Professor of International Development Giles Mohan gave his inaugural lecture, Making Space for African Development
More than 100 people heard Professor Mohan bring his academic rigour, passion and personal engagement to argue:
Using concrete examples such as how – following the pattern set up in colonial times in which most of the value-added occurs elsewhere – the mobiles in our pockets are made in China from African minerals, the lecture unpicked what this meant on the ground and suggested the entry of China offers Africa a huge opportunity to capture the development potential of its raw materials.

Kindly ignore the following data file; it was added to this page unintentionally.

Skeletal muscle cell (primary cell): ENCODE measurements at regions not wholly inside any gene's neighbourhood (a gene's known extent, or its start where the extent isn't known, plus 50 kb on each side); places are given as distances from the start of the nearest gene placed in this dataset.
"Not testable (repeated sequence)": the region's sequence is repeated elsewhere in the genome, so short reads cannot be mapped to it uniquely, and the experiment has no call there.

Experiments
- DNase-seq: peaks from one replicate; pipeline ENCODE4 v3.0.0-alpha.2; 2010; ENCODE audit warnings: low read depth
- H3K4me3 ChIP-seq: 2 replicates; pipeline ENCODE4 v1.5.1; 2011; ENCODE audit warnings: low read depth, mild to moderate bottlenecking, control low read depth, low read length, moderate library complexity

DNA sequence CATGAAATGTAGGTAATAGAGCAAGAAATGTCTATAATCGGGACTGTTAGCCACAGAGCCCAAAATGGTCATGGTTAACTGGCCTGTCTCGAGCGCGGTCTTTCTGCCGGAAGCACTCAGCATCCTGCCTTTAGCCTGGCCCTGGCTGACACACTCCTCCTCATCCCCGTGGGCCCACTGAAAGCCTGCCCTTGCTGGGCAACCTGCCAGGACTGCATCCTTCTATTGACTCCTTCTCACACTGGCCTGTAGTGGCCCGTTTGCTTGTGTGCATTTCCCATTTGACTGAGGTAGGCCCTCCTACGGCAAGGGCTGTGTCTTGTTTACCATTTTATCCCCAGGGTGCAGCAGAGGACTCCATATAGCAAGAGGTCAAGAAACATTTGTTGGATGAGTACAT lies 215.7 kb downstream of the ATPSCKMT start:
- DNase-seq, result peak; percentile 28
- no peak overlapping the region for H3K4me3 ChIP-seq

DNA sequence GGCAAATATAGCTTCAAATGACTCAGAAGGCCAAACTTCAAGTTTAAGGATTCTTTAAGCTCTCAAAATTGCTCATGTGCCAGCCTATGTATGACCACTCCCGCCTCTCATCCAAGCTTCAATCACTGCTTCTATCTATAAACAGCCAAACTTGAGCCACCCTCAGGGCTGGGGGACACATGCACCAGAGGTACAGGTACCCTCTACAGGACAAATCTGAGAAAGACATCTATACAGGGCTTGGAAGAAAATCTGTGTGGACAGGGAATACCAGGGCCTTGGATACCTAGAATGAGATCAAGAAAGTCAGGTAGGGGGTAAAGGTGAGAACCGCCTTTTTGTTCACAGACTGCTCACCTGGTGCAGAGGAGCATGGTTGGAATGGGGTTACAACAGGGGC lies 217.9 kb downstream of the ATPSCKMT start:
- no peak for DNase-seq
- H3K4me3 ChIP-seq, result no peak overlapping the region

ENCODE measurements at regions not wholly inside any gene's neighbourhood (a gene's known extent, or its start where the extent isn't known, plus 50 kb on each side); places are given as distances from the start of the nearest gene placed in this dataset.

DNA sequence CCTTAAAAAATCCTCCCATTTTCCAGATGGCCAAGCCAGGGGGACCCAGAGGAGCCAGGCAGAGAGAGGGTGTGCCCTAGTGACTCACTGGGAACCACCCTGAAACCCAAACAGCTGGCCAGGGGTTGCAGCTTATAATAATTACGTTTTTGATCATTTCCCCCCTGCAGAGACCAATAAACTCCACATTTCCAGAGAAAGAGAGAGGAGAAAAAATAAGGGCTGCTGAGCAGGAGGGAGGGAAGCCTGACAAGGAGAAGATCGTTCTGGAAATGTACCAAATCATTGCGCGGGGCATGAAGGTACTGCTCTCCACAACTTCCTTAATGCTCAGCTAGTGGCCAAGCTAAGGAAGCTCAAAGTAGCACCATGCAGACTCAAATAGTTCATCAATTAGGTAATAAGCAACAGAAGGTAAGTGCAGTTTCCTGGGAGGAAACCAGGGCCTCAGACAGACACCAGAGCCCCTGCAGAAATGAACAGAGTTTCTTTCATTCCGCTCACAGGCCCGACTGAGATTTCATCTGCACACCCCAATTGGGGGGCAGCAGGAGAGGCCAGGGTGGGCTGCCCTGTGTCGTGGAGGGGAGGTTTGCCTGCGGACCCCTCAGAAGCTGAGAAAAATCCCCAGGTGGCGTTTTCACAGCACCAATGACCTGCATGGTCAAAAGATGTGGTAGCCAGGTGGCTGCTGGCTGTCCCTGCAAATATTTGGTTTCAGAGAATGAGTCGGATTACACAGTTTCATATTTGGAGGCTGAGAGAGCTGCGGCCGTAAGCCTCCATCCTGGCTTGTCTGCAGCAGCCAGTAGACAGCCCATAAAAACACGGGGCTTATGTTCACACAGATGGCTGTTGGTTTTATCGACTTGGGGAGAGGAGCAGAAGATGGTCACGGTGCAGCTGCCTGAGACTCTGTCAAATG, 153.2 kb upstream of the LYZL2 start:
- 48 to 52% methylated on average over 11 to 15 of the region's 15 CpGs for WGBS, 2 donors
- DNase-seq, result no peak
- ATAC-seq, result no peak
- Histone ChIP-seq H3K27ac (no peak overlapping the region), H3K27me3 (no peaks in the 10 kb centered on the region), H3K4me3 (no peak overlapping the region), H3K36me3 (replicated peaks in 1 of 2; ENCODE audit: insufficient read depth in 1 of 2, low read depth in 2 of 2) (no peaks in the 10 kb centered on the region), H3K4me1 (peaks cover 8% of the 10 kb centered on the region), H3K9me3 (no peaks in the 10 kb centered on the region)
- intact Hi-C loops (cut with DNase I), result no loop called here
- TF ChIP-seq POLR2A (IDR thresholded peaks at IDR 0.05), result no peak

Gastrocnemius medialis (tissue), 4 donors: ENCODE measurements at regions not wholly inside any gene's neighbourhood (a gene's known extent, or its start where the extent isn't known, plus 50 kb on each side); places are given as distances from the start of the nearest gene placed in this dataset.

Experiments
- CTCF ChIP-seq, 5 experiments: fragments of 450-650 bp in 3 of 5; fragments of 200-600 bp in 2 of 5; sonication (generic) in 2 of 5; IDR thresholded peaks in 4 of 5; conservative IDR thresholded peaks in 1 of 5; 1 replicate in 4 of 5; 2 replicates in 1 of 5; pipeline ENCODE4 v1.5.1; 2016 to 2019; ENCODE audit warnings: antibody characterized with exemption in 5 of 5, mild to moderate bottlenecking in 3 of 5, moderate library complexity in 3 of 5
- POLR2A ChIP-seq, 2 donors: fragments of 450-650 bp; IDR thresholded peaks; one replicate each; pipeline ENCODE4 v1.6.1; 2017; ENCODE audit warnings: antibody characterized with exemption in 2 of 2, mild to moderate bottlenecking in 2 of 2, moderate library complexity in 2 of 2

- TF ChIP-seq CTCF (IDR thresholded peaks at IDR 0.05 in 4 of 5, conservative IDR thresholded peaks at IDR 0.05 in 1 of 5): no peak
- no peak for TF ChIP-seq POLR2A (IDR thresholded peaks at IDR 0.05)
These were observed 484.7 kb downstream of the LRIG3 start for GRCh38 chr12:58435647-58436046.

Attention was also focused on the West’s tendency to indulge in ‘China-bashing’, while presenting ‘us’ as being in Africa for the ‘right’ reasons. The BBC, for example, framed the Marikana miner’s strike in South Africa, where 34 workers were killed, as a fight between unions and as a legacy of apartheid, failing to mention the mine's owner, Lonmin, is a UK-registered company. A report of the killing of a Chinese manager at a mine in Zambia, meanwhile, framed China as new colonial aggressors.
Africans themselves play a major role in shaping how these engagements between investors, donors and African economies play out. Fascinating statistics and personal testimony were used to support the argument that Africans drive their own development. Remittances by migrant workers, for example, represent 11% of Ghana’s GDP, and are higher than aid and investment together.